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White Paper

Understanding the modern
retail fraud landscape

Introduction

Fraud is a persistent, expanding problem for retailers. They’re contending with criminals who grow in sophistication and inflict greater levels of losses with every year.

Retail fraud has been evolving. It’s often no longer the work of an individual, opportunistic criminal (say, someone who steals a credit card and uses it at the point of sale) but more that of syndicates, sometimes global networks with many hackers at their disposal.

“It’s grown in profitability,” says Daniel Garrie, executive managing partner at Law and Forensics LLC and a partner at Zeichner Ellman and Krause LLP. “It’s becoming a lot more pervasive, and it often seems more like the work of a crime syndicate. They’re becoming more aggressive.”

The Prevalence of Online Retail Fraud

At the same time, retail fraud is becoming increasingly centered on online activity. As more retailers adopt EMV (embedded chip) terminals, it’s made point-of-sale credit card fraud more difficult. It’s easier and more lucrative for criminals to target consumers online. For example, Card Not Present (CNP) fraud is 81 percent more likely to occur than point-of-sale fraud, according to Javelin Strategy & Research’s 2018 Identity Fraud Study. CNP fraud, where scammers exploit online payment channels to bypass face-to-face verification at the point-of-sale, could cost the global retail industry $71 billion by the end of the decade.  In a new Juniper Research white paper, experts identified a confluence of factors, including the shift to EMV chip cards, delays in payment security upgrades and an uptick in click-and-collect (C&C) fraud, where customers purchase goods online but pick them up in-store, as primary drivers of this fraud pandemic.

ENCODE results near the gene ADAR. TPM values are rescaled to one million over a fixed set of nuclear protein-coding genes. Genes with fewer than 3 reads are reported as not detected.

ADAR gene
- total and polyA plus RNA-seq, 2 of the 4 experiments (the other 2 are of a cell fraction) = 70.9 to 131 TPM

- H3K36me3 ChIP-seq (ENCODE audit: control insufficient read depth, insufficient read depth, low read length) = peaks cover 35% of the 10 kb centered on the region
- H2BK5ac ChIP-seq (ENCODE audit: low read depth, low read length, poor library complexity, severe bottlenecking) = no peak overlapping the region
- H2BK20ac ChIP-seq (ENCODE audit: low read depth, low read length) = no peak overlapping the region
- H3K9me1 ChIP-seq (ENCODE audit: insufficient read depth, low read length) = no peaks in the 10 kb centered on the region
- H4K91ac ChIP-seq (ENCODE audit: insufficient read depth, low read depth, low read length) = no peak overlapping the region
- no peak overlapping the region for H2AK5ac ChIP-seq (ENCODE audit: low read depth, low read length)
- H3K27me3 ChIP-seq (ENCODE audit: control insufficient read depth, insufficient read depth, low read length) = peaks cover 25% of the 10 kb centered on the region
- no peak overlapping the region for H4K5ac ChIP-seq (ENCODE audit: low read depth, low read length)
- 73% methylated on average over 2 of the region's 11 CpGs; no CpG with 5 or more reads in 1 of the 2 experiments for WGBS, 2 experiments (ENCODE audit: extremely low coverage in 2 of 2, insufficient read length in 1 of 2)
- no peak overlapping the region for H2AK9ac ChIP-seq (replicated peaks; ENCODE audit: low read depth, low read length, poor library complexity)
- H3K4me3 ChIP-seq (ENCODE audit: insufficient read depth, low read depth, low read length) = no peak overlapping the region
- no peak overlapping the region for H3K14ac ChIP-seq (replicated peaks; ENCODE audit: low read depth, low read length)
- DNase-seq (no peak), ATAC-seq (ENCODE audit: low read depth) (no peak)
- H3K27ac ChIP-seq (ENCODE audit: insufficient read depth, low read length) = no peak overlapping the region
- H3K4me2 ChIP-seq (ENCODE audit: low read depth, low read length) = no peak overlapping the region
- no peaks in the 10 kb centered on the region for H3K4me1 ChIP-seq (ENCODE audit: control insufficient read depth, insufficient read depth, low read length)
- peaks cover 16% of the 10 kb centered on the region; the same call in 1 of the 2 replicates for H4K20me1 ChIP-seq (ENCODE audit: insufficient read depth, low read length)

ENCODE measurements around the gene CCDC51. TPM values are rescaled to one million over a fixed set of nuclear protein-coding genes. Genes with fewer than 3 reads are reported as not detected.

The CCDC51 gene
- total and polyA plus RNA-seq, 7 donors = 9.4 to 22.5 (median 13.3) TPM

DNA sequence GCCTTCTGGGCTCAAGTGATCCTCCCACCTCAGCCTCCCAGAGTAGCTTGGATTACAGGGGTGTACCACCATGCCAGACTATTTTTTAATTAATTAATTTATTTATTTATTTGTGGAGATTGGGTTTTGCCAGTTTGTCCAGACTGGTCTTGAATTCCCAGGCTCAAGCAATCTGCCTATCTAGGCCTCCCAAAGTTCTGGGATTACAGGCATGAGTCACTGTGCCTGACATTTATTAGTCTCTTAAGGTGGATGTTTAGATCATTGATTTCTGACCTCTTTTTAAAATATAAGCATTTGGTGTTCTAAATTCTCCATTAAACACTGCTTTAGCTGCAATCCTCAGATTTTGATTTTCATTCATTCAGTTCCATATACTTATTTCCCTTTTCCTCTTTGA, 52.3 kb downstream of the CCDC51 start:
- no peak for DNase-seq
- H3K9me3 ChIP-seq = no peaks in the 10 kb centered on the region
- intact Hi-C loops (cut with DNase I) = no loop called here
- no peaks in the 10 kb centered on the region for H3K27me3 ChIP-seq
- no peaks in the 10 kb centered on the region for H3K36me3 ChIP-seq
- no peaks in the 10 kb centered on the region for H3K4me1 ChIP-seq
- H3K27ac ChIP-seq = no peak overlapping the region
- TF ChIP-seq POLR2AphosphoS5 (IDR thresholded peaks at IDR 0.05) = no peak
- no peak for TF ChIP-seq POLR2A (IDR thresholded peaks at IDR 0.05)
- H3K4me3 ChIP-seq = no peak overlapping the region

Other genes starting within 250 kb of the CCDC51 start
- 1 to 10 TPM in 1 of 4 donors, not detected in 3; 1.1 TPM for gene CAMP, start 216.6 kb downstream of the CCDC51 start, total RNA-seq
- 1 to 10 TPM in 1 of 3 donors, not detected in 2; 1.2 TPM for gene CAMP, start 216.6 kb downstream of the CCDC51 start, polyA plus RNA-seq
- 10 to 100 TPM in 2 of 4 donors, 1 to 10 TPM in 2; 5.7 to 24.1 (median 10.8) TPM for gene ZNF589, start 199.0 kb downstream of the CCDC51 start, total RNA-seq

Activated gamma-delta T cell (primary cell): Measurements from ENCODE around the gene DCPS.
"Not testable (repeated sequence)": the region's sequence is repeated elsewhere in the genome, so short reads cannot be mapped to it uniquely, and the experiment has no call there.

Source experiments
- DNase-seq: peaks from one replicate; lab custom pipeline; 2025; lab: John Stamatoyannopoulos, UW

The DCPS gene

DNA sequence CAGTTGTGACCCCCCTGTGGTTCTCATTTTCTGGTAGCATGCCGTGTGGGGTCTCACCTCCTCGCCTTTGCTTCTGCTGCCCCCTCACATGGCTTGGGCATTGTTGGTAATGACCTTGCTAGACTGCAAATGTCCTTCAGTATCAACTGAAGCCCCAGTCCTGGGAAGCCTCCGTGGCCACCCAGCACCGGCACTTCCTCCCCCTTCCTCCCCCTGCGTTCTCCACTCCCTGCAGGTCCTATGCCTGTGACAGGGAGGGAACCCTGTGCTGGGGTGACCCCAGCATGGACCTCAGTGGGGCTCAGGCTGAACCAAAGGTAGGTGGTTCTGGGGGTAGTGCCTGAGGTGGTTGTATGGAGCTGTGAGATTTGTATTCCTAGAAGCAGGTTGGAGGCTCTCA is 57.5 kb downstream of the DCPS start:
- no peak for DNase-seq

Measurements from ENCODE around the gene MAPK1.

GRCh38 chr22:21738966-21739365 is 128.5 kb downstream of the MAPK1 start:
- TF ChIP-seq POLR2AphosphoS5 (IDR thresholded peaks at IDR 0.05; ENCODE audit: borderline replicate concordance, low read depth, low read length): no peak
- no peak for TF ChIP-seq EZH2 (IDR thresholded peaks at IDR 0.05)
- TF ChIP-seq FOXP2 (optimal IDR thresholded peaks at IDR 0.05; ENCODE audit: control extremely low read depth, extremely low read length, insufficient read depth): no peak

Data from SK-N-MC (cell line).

Recent fraud studies paint a troubling picture. Account takeover (ATO) tripled last year, a four-year high, and total ATO losses reached $5.1 billion, up 120 percent from 2016. And the number of identity fraud victims rose by eight percent in 2017 (totaling 16.7 million U.S. consumers), a record high since Javelin started tracking identity fraud in 2003.

The Impact on Retailers

As more customers become victims of identity fraud, it could translate into substantial losses for retailers. The more emphasis retailers place on improving their customer verification efforts, the more they can identify potential fraudsters and prevent them from acting. But just like financial institutions fine-tuning their money laundering rules, broad industry trends alone cannot guide merchant fraud prevention. Before deploying a fraud counterstrategy, retailers must conduct thorough proprietary risk audits to determine their unique threat exposures. For example, a merchant that doesn’t allow in-store pickup of goods will have zero exposure to C&C risk. Alternately, an e-commerce merchant that hosts high volumes of airline payment transactions will likely have more exposure to chargeback fraud.6 Thus, retailers need to review their proprietary fraud reports to understand the typologies, geographies, email addresses, physical addresses and other contextual data points that collectively reveal their vulnerabilities.

It’s essentially an arms race, technology-wise, between retailers and criminals and retailers can’t afford to lose. “If you can identify and verify IDs, you will be in a much better place,” Garrie says.

DISCOVER HOW TO COMBAT RETAIL
FRAUD IN THE NEXT ARTICLE

Thomson Reuters is not a consumer reporting agency and none of its services or the data contained therein constitute a ‘consumer report’ as such term is defined in the Federal Fair Credit Reporting Act (FCRA), 15 U.S.C. sec. 1681 et seq. The data provided to you may not be used as a factor in consumer debt collection decisioning, establishing a consumer’s eligibility for credit, insurance, employment, government benefits, or housing, or for any other purpose authorized under the FCRA. By accessing one of our services, you agree not to use the service or data for any purpose authorized under the FCRA or in relation to taking an adverse action relating to a consumer application.